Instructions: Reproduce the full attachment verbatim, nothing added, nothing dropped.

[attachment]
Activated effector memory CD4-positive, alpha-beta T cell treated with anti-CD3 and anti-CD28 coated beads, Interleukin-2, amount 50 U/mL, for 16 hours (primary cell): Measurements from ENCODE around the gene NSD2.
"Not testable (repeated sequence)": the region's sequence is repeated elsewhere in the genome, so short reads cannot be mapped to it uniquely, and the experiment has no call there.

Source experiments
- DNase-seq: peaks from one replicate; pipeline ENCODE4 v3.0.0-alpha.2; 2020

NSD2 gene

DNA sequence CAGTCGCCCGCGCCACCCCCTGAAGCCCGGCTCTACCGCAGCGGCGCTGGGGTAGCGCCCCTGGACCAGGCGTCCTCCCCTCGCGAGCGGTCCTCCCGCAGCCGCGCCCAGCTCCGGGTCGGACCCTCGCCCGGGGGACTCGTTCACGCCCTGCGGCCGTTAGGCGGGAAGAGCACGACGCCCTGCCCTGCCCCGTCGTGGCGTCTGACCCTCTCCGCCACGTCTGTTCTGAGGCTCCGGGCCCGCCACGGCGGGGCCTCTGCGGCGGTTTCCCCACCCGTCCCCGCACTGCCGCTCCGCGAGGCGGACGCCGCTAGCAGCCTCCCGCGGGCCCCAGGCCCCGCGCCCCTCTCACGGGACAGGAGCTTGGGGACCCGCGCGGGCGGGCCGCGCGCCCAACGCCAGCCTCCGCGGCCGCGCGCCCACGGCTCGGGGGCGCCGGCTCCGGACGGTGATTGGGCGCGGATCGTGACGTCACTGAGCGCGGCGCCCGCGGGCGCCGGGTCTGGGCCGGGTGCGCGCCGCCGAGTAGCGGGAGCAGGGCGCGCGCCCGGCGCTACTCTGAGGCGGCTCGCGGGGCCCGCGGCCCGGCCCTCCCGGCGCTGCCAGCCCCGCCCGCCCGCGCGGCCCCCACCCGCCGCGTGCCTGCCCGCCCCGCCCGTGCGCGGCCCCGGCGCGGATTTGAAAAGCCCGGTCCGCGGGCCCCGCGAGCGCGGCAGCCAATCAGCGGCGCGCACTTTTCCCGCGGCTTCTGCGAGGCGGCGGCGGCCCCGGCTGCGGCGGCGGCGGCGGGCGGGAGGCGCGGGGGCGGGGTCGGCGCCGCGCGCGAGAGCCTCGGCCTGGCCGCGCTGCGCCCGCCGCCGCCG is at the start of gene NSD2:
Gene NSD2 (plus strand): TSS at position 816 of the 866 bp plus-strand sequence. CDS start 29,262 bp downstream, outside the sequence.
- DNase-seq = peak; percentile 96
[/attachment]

Activated effector memory CD4-positive, alpha-beta T cell treated with anti-CD3 and anti-CD28 coated beads, Interleukin-2, amount 50 U/mL, for 16 hours (primary cell): Measurements from ENCODE around the gene NSD2.
"Not testable (repeated sequence)": the region's sequence is repeated elsewhere in the genome, so short reads cannot be mapped to it uniquely, and the experiment has no call there.

Source experiments
- DNase-seq: peaks from one replicate; pipeline ENCODE4 v3.0.0-alpha.2; 2020

NSD2 gene

DNA sequence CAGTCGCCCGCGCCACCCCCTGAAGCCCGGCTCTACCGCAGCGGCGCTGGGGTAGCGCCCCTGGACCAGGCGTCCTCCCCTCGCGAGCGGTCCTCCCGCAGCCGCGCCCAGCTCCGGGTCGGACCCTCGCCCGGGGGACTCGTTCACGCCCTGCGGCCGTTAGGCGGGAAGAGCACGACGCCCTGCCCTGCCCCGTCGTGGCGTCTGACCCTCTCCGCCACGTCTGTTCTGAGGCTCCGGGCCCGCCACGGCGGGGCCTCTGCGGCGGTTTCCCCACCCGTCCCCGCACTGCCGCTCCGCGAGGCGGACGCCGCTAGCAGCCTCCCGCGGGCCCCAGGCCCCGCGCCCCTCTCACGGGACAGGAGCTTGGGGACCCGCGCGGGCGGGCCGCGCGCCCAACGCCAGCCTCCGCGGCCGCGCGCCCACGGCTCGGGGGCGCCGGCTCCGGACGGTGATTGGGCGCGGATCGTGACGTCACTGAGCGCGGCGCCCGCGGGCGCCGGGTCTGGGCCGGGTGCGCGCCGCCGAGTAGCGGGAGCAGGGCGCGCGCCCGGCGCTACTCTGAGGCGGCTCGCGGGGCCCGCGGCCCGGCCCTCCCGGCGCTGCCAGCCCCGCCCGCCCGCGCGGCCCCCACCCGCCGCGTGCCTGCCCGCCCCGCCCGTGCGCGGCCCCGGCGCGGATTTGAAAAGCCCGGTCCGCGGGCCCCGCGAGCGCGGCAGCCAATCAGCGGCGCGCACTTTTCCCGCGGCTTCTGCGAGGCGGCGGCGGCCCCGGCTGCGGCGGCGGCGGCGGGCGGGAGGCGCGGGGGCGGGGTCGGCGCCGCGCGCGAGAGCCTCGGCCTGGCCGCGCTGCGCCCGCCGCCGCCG is at the start of gene NSD2:
Gene NSD2 (plus strand): TSS at position 816 of the 866 bp plus-strand sequence. CDS start 29,262 bp downstream, outside the sequence.
- DNase-seq = peak; percentile 96